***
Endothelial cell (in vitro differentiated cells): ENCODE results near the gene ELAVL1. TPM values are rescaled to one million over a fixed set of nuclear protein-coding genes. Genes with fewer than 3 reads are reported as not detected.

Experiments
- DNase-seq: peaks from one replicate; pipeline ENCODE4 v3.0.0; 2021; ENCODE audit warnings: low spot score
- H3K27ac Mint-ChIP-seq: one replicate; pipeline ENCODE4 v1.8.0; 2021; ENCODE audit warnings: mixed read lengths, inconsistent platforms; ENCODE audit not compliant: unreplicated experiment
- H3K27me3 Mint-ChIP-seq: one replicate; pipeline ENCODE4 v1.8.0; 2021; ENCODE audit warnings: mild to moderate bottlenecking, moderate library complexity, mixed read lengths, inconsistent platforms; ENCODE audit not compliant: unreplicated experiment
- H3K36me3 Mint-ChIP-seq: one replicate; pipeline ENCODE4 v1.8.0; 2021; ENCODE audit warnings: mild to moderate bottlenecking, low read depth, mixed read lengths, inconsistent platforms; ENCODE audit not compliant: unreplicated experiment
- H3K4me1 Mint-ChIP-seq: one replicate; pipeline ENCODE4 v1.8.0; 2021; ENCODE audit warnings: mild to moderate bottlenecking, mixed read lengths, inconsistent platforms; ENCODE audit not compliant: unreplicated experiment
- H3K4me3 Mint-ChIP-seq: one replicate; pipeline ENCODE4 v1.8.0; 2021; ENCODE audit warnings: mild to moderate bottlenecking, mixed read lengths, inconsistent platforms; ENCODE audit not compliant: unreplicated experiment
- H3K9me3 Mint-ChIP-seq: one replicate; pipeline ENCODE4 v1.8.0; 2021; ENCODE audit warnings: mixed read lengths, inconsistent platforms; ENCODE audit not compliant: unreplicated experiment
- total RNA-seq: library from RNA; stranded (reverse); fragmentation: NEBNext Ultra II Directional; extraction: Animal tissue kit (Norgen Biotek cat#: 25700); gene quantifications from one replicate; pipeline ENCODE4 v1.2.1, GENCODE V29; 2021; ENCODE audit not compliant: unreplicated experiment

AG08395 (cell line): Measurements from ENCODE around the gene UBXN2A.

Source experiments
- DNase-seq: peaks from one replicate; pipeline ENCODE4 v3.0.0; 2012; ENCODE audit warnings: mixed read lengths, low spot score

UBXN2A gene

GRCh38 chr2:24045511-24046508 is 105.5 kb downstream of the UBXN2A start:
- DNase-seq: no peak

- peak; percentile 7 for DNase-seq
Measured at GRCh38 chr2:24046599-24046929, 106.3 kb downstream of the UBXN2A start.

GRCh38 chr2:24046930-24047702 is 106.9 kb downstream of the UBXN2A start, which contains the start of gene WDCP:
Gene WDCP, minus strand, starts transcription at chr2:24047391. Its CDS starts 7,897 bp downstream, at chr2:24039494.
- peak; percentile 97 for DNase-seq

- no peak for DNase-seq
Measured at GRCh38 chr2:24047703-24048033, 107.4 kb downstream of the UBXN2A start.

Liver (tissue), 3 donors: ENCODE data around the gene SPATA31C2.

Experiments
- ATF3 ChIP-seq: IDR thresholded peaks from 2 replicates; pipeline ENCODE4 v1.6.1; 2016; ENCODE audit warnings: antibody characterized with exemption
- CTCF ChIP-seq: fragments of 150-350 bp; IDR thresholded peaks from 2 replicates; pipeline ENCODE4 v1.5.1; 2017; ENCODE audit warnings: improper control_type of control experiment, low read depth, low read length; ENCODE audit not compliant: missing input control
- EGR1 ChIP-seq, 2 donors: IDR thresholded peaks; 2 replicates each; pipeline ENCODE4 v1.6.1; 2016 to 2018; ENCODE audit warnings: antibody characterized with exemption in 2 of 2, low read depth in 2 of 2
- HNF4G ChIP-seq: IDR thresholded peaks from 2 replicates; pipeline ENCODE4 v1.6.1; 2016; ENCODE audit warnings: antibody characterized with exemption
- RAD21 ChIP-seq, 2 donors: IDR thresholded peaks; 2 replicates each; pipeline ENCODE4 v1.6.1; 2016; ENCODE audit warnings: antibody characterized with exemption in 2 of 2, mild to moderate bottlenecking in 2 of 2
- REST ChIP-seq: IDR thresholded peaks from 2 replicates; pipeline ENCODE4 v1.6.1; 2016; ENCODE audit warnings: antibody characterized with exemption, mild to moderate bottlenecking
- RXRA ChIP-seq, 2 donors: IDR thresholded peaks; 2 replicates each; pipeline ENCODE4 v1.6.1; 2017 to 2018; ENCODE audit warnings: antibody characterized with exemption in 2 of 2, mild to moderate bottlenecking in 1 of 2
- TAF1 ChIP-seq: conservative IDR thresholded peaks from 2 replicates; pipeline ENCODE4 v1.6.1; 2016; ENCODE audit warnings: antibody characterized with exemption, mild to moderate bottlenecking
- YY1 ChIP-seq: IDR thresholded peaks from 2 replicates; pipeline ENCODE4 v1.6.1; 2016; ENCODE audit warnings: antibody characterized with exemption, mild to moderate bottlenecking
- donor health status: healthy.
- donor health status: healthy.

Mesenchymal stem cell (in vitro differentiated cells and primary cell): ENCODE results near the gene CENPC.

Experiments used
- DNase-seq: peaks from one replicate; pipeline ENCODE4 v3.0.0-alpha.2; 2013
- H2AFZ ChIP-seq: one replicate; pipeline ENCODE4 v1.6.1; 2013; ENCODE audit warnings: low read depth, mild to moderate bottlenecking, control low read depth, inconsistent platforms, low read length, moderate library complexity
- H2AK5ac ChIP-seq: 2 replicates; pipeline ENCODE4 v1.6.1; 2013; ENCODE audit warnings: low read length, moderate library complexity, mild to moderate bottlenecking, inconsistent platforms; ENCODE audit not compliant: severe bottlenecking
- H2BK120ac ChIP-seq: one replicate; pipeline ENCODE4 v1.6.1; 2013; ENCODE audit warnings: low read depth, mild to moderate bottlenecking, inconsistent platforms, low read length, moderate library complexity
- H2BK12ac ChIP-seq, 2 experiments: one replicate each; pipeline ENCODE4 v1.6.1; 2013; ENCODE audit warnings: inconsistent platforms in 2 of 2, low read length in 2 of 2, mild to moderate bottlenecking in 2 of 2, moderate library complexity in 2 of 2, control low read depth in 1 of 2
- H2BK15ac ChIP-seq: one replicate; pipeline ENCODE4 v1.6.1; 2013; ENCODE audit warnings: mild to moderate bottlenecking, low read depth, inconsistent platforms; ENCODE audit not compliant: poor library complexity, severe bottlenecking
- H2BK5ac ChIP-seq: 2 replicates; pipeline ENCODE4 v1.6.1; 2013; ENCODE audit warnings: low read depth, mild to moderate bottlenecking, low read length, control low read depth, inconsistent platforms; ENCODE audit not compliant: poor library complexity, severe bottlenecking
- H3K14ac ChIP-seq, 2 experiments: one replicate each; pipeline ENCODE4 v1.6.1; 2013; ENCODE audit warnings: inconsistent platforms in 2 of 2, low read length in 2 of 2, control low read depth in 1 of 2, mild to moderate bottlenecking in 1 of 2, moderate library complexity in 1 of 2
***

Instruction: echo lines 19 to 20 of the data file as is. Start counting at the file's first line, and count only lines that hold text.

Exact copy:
GRCh38 chr2:24046930-24047702 is 106.9 kb downstream of the UBXN2A start, which contains the start of gene WDCP:
Gene WDCP, minus strand, starts transcription at chr2:24047391. Its CDS starts 7,897 bp downstream, at chr2:24039494.